Let’s imagine that you’re a big business. 

You have hundreds or even thousands of people across a range of departments, and you do marketing in countries globally, so your website (and content) needs to consider all those different languages.

Now, how do you 

  • create content across multiple languages,
  • get it into all the right places, and 
  • get that content into a global audience’s hands (and in front of their eyes)?

Creating multilingual content can be a challenging task. 

Still, it doesn’t have to be, and at NMG, we do this kind of work hundreds of times per month for clients (in Chinese) and ourselves (in Chinese and English).

In this post, I’ll be giving you a breakdown of our process, sharing our tried-and-tested method for creating multilingual content, managing the workflow, and ensuring your content reaches all the right places. 

For those of you who’d like a break from reading, or would prefer a visual walkthrough of the workflow process, here’s a video: 

 

Case Study

I was talking to somebody recently about this and would like to share their story to illustrate my point. 

They’re a B2B business selling a technical product and making plenty of sales already. 

However, they want to make more of those sales directly, and this means attracting their potential clients directly to their website and resources. 

The advantages of this are better control over their branding and the ability to make their own sales, which should reduce their overall expenses. 

This business operates across four languages:

  1. English 
  2. German 
  3. Simplified Chinese (used in mainland China)
  4. Traditional Chinese (used outside of mainland China)

As some of their websites are relatively new, SEO is also a consideration.

This makes for a rather complex situation.

Within their business, they already have people who can assist with this. They may also call on us, employ a freelancer, or a third-party vendor. 

Overall, there are many things to consider but don’t worry. Taking into account all these different moving parts, let’s simplify the process. 

 

The Process 

Let’s start by breaking the work down into three chunks:

Research refers to any on-the-job learning. You’re an expert in your field or work alongside people with specialist expertise and knowledge.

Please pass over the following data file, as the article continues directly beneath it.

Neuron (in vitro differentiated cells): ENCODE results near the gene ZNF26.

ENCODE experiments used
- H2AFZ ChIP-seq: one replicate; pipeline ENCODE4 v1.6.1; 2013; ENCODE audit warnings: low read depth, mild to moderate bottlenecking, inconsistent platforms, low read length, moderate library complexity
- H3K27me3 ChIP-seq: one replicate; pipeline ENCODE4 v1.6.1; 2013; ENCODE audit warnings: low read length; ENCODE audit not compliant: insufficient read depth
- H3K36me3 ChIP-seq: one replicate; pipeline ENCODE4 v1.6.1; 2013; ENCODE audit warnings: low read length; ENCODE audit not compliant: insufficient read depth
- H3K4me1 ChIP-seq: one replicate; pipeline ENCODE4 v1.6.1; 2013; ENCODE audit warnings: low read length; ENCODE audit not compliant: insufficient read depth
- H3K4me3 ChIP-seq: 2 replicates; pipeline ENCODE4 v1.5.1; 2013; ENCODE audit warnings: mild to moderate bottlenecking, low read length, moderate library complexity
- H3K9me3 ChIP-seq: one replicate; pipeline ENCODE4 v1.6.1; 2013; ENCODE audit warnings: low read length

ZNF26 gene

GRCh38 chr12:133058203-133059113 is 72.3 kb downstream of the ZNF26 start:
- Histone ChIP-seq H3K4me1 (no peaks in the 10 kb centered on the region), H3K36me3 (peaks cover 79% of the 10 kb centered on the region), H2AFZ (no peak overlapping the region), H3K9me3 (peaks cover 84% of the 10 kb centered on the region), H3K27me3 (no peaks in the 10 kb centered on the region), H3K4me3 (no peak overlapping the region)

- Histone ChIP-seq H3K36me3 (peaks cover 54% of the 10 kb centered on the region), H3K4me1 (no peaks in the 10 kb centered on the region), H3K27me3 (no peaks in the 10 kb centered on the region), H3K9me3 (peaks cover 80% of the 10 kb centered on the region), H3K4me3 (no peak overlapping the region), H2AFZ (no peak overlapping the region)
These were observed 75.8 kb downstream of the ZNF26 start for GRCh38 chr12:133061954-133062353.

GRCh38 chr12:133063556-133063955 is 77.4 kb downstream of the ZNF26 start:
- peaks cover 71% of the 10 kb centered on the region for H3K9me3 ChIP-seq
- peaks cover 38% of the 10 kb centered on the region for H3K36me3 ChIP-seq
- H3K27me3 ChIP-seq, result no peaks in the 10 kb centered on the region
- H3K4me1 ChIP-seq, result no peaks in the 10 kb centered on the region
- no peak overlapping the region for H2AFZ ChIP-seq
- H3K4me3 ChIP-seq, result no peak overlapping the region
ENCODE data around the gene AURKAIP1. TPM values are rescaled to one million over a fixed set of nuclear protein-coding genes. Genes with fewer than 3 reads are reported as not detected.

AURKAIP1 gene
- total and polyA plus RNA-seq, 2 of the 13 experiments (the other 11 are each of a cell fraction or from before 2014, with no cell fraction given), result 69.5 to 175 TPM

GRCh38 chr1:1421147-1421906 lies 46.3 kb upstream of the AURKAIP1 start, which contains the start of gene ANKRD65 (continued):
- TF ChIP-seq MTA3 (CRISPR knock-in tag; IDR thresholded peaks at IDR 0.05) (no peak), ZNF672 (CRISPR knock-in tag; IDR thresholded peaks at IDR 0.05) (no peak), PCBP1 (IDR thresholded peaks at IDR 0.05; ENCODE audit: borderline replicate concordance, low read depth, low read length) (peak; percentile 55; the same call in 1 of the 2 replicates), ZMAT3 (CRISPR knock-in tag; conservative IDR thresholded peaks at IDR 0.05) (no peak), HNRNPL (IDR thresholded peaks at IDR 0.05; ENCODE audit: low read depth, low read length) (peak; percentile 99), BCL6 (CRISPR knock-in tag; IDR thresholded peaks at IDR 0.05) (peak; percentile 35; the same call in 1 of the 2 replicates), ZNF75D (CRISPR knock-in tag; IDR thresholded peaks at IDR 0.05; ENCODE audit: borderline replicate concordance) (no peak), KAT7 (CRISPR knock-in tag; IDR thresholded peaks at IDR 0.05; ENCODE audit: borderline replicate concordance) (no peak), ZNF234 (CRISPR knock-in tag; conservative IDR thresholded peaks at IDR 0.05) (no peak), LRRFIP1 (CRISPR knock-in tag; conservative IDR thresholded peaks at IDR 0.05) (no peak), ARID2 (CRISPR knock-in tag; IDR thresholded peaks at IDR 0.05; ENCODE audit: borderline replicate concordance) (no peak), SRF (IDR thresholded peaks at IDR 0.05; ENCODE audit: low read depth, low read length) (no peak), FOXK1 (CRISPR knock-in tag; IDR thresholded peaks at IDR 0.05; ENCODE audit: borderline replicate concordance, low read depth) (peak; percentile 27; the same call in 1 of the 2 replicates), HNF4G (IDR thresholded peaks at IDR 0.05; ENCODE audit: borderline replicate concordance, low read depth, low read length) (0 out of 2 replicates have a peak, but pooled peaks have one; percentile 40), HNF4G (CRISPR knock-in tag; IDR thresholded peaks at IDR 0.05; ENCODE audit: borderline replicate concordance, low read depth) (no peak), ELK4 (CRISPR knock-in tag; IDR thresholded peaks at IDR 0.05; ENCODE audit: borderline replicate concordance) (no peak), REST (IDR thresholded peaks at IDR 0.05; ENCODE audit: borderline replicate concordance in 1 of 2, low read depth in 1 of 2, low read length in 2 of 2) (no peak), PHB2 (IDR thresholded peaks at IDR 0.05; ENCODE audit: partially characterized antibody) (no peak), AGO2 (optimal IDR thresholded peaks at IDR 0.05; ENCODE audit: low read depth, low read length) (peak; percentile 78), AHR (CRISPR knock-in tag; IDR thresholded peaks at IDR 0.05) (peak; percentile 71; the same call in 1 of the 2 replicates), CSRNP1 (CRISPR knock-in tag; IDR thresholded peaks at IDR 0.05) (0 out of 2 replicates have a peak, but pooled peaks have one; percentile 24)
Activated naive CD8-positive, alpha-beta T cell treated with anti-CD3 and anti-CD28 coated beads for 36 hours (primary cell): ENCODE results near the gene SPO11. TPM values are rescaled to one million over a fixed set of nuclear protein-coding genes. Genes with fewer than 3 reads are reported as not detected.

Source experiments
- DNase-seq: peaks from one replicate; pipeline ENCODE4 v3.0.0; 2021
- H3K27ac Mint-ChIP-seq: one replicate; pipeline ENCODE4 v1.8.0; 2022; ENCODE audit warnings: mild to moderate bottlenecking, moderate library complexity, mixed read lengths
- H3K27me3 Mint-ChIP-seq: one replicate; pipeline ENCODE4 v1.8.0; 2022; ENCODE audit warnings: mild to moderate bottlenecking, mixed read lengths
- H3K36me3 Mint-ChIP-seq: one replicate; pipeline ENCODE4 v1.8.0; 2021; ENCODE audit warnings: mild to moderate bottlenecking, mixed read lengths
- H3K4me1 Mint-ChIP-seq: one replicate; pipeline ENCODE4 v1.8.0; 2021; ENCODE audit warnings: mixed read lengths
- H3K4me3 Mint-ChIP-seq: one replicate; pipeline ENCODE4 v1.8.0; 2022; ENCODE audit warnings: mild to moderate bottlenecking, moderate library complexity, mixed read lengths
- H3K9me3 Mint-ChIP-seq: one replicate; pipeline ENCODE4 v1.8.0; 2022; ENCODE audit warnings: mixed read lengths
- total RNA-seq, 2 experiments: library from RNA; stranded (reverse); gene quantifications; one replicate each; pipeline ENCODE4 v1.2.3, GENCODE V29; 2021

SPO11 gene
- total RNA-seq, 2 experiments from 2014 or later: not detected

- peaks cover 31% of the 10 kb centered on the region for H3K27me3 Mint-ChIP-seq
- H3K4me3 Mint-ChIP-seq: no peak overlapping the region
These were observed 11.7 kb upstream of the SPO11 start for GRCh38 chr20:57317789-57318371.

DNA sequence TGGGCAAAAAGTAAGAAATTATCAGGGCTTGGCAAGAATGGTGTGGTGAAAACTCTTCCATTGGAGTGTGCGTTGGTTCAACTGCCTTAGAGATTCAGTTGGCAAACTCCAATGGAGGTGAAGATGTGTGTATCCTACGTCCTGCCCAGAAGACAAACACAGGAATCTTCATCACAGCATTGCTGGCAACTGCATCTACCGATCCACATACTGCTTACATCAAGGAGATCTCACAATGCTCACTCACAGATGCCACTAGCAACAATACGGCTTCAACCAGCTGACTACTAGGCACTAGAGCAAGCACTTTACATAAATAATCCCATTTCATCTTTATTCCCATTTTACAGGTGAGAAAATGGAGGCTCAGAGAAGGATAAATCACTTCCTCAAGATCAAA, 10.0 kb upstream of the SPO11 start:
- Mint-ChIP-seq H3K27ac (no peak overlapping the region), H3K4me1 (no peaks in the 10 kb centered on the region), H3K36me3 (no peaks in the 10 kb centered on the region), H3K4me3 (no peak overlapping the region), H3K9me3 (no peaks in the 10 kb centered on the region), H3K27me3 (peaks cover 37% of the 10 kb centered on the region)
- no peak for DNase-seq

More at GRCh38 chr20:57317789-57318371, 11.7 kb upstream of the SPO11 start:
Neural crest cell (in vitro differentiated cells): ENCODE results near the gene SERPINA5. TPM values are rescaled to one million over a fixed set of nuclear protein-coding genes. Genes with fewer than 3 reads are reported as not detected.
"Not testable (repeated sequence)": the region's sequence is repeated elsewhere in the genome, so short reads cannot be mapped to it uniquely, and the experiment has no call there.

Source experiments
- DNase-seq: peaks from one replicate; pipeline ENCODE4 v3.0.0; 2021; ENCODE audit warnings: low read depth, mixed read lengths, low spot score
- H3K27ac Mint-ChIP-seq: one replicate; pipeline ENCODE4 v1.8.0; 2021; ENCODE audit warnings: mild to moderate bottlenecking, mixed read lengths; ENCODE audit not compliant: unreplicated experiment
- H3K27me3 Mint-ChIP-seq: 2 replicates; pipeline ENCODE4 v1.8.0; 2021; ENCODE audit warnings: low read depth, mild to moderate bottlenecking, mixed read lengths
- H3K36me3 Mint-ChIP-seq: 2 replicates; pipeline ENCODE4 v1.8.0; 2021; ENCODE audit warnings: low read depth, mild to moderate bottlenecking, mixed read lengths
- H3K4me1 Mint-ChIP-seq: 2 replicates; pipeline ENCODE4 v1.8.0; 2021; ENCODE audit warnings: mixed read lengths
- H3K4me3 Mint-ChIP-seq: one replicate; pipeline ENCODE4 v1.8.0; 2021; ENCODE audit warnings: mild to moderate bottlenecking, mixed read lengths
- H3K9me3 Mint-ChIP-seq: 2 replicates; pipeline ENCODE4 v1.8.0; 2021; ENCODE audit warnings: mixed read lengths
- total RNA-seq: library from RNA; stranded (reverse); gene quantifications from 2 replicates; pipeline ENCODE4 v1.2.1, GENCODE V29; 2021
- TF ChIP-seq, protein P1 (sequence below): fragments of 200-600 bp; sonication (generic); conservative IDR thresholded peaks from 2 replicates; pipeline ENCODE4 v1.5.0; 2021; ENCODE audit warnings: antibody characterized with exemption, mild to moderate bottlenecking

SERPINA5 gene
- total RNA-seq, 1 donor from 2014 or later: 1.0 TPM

You may need to search for additional information and conduct additional research, such as surveys.

Overall, you know what you do (hopefully).

Creation is done by a writer (or by the person doing the research) who is responsible for creating the core pieces of content: white papers, blog posts, case studies, videos, etc. 

Important: The research and creation of the content only need to be done once. Don’t do it individually for each language.

Transcreation happens after your content is ready. This is the process of translating the content into other languages, as well as adapting it for the readers and the platforms where it will be shared.

The B2B company showed us a long blog post (three times the size of one of ours), which we took and translated into simplified and then traditional Chinese. FYI, it’s easier to convert the simplified Chinese version to traditional Chinese than it is to translate from English to Chinese. 

We then go one step further by possibly 

  • adapting and sharing it in different places (e.g., Zhihu);
  • modifying the layout for WeChat;
  • using the English content in a newsletter;
  • posting a shortened version on LinkedIn and another with multiple images on Weibo;
  • sharing it on additional social platforms and websites (ones we haven’t even found yet), and
  • generating new ideas to be used as answers on Zhihu. 

Using some previous content of our own, here’s an example:

As you can see, there are plenty of options and ways to repackage and use this content. And, this is one of the simpler examples. Some of the content I create will also become a LinkedIN post, many tweets and a Chinese video on six different platforms.  

Researching and writing take up a big chunk of the work. You might as well take that and use it in as many places where it will actually be effective. This will maximize your ability to reach your target clients. 

So, how do we make this work?

We use the term transcreation instead of adaptation or translation. 

When we transcreate content from English to Chinese, our writer approaches the content with the target readers in mind. 

It could be a direct translation, but certain sections could pose difficulty, confuse, or be misunderstood by a Chinese audience.

If we feel that the readers may have a few questions regarding the content, we’ll contact the author for additional information or an explanation. For example, the blog post may introduce a new product but doesn’t mention its compatibility with Chinese hardware. 

Once this has been cleared up or explained, we’ll add the amended content to the original piece. 

 

SEO

This is another consideration. 

Do we need to do SEO for all the languages? Are they similar?

When it comes to creating multilingual content for websites, the most significant part of SEO is the actual content creation. However, we do have to ensure that the websites are tailored for the two main search engines (for global SEO)—Google and Baidu. 

Everything that’s used on Google is also applicable to Baidu. That being said, Baidu can be a bit “dumber” and requires a bit more care when removing obstacles from the website that could affect indexation.